Here are some ideas to spark your creativity:

  1. Cook a nice meal
  2. Create a playlist or piece of artwork
  3. Give a gift card to a coffee shop or favorite book store
  4. Contribute to their favorite charity in their honor
  5. Set aside time to do something you both enjoy

“Gratitude can be very helpful as you and your caregiver cope with and navigate life after transplant,” Hailey said. So consider new routines for you and your caregiver to express your thankfulness for each other even after November.

For free information and support to help you thank your caregiver:

 

Studies cited:

  1. Emmons, R. A., & Stern, R. (2013). Gratitude as a Psychotherapeutic Intervention. Journal of Clinical Psychology,69(8), 846-855. doi:10.1002/jclp.22020
  2. Lambert, N. M., Clark, M. S., Durtschi, J., Fincham, F. D., & Graham, S. M. (2010). Benefits of Expressing Gratitude. Psychological Science,21(4), 574-580. doi:10.1177/0956797610364003

Governor Dayton proclaims Sept. 21 Jason Carter Clinical Trials Program Day

Posted September 24th, 2018 by Be The Match and filed in News, Patient Stories
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To celebrate the legacy of Jason Carter, and his drive to make a difference, Governor Mark Dayton has proclaimed Sept. 21, 2018 as Jason Carter Clinical Trials Program Day.

After living with leukemia for more than four years, and participating in two clinical trials, Jason Carter passed away in May 2016 at the age of 28. Jason loved fishing, skiing the mountains of Montana, perfecting recipes and taking photos of his outdoor adventures.

To continue Jason’s legacy by helping to get more people to participate in clinical trials, the Carter family created the Jason Carter Clinical Trials Program with a generous donation to the Be The Match Foundation®, the fundraising organization that supports Be The Match®.

The program has many free and confidential services for patients and their families, including: One-on-one nurse support with assistance in finding clinical trials; an easy-to-use online clinical trial search tool; and easy-to-understand clinical trial descriptions.

Please join us in celebrating Jason Carter’s life-saving legacy.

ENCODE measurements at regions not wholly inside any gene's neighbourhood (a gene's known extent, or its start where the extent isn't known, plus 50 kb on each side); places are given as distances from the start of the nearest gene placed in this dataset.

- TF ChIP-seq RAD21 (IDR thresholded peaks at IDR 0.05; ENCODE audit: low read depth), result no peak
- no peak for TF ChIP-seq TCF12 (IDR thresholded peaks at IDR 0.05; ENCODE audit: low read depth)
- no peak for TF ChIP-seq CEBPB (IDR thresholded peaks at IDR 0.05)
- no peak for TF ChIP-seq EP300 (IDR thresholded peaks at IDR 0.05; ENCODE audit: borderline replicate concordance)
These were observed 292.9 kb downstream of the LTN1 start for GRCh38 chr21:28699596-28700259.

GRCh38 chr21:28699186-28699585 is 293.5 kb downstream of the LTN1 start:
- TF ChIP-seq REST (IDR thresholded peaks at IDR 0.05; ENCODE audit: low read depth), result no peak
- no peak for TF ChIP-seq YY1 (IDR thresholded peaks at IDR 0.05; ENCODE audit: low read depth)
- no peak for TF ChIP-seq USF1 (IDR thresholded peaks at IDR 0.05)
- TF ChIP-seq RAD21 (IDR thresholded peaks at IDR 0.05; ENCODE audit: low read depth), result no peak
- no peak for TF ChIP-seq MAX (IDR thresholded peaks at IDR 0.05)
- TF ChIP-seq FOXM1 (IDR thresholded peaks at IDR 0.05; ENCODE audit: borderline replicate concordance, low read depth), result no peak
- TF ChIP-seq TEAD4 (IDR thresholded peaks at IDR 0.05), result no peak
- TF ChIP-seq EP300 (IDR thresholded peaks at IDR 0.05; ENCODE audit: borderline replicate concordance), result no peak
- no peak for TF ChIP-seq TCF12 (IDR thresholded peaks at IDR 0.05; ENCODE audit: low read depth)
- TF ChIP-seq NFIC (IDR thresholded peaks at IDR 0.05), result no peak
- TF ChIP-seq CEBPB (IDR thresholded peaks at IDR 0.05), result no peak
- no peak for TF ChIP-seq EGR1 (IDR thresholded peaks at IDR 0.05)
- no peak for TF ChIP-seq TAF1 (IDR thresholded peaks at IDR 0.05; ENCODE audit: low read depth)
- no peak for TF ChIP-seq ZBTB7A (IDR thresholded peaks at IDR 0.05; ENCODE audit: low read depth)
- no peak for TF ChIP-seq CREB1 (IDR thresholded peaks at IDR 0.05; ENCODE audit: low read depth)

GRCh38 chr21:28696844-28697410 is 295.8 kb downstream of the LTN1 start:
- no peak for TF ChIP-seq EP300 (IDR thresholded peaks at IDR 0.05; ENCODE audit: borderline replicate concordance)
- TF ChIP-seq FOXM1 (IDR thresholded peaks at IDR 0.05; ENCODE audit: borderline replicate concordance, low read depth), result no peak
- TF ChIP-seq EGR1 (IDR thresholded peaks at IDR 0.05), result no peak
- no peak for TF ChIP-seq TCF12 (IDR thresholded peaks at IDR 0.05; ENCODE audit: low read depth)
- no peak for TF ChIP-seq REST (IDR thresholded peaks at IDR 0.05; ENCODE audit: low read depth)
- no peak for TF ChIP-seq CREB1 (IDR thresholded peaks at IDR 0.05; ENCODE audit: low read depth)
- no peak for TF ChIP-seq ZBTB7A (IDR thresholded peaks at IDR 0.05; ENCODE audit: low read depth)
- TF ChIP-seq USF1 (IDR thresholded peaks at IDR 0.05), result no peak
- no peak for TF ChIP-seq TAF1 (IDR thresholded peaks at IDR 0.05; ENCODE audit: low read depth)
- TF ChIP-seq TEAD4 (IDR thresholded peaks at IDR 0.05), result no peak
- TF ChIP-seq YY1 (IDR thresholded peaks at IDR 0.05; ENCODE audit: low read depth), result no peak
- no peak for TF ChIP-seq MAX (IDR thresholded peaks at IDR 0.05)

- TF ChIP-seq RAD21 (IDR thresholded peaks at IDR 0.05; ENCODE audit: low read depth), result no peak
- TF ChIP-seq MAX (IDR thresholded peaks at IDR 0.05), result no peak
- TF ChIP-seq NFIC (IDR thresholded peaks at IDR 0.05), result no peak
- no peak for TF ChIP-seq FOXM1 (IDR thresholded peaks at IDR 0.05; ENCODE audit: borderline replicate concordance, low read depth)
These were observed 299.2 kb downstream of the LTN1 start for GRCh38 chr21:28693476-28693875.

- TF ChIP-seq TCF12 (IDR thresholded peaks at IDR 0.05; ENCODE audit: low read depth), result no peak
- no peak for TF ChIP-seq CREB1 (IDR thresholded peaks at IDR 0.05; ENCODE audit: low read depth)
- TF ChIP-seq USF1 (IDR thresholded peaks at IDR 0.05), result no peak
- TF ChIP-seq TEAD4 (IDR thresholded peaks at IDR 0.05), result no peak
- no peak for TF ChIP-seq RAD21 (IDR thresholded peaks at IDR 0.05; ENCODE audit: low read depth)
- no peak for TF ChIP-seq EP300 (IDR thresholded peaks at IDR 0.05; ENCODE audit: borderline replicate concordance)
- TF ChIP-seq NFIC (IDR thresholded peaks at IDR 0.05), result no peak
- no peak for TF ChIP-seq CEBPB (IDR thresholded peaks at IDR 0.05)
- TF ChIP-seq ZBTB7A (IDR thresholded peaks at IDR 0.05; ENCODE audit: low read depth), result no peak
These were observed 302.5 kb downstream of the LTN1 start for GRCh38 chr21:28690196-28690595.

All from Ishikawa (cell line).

Returning to work after transplant: Tips for success

Posted July 9th, 2018 by Be The Match and filed in News, Patient Stories
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Doctors usually suggest transplant recipients wait at least 1 year before going back to work after transplant. That’s because it can take a year or more for your immune system to recover.

When, or if, you return to work after transplant should be up to you and your doctor. You may want to return to work as soon as possible because you want to regain a part of your life before transplant. Or, maybe you need the income from a job. Whatever the reason, we have tips on how to ease yourself back into the working world.

Dealing with an “employment gap”

Because you didn’t work during your transplant recovery, your résumé will show a length of time when you were not employed. This can be difficult to discuss during a job interview.

Remember, federal law prohibits your health history from being used against you when you return to work or look for a new job. And if you’re looking for a new job, companies can’t ask about your health history and you aren’t required to tell them about it unless you choose to do so.

Still, it can be a difficult decision. Karen, a transplant recipient, has struggled with what to say during interviews. Would her story of recovery show strength and how she had overcome so many obstacles?

Karen chose to fill the gap in her employment by highlighting her volunteer work ─ and in fact put that at the top of her résumé. “There are keywords that say ‘volunteer work’,” says Karen. “It’s what I’m doing, it’s where my skills are at, and it’s my experience.”

Preparing for physical and emotional demands in the workplace

It can be physically and emotionally difficult to return to work after an extended leave after transplant.

“Work is demanding and patients often worry about whether they will be able to respond to the pace and requirements,” says Katie Schoeppner, MSW, LICSW, and Supervisor of Be The Match® Counseling Services. “Many patients describe symptoms of ‘chemo-brain’ that can affect short-term memory or make it hard to organize thoughts.”